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Colonial past no excuse for ruin

By Chido Makunike

IN the last three months I have been privileged to visit and experience several countries I had never been to before. It is a wonderful education.



na, Arial, Helvetica, sans-serif”>Every time I have been in a new place I try to savour the experience as well as compare it to life in Zimbabwe.


A recurring thought throughout my travels is what a special place Zimbabwe is. Of course every place is special in its own way, and I do not make this statement about Zimbabwe at all in a jingoist way. I am also keenly aware of my homeland’s many problems and deficiencies.


I have marvelled at and enjoyed the efficiency and prosperity of some of the world’s most developed countries. I have just arrived in Senegal and look forward in the coming months to becoming acquainted with parts of Africa I have not experienced before.


Zimbabwe has (or had) a wonderful combination of modern world infrastructure and functionality that may have been very unfairly distributed, but that provided a strong base on which to build and expand for the majority of its people. Yet it did not have the coldness of many of the highly efficient developed countries I have visited. While enjoying these countries and respecting the systems they have been able to build for the benefit of their societies, there is not a single one that I would rather make my home than Zimbabwe. It made me even more keenly aware of the immorality and criminality of Zimbabwe’s sadly reduced status at the hands of its rulers.


In Zimbabwe, Mugabe and his cohorts encourage us to think of ourselves as permanent victims. Victims of seemingly everything and everybody, from the weather to the past, but especially of Europe and the West in general.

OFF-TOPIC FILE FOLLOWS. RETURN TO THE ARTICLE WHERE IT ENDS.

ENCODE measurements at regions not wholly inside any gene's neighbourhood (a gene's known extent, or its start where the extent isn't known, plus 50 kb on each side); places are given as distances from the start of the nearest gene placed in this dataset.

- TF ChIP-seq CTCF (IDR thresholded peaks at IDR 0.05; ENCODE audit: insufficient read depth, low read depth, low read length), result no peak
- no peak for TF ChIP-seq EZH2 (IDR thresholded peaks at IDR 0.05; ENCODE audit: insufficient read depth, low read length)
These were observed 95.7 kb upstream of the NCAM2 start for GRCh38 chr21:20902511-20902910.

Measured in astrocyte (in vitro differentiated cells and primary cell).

According to Mugabe, all our many and escalating problems can in some way be traced to colonialism and its aftermath. Not only that, but Mugabe effectively paints us as being utterly and helplessly at the mercy of that past.

We are expected to spend more time and energy in feeling sorry for ourselves over the past than on working to ensure a better future.


Whenever I could, I have tried to get a sense of the history of a place I am visiting by going to see museums or archeological sites. In this way facts that you may know from school or from reading history are presented to you much more graphically and indelibly.


On the south coast of Europe the history of conquests and wars over the millennia are obvious in just looking at the varied physical makeup of the population on the street or the beach. The stories of North African Moors raiding and for a time controlling what are now Spain and Portugal have more of a ring of truth when one looks at the features of the people in those countries, their cuisine, their whole way of life. I give this one example only because “the evidence” was so starkly clear to me.


But everywhere you go, there is hardly any people that do not have a “colonial history”. That history affects every aspect of life forever in one way or another, both negatively and positively. In some places that colonial history has receded far enough into the past that it is analysed neutrally, as something that happened but too far back in time for it to really arouse any strong emotions any longer. In other places one may find still lingering resentments, even if former conquerer and conquered are more alike than they are different, as in the case of Europe’s many tribal wars over the centuries.


I mention this in the context of Mugabe’s pitiful reliance on trying to stoke resentment over the past to try to explain and justify his anger at his failure to make present-day Zimbabwe work for its people and to leave a solid foundation of stability, hope and confidence for future generations of Zimbabweans.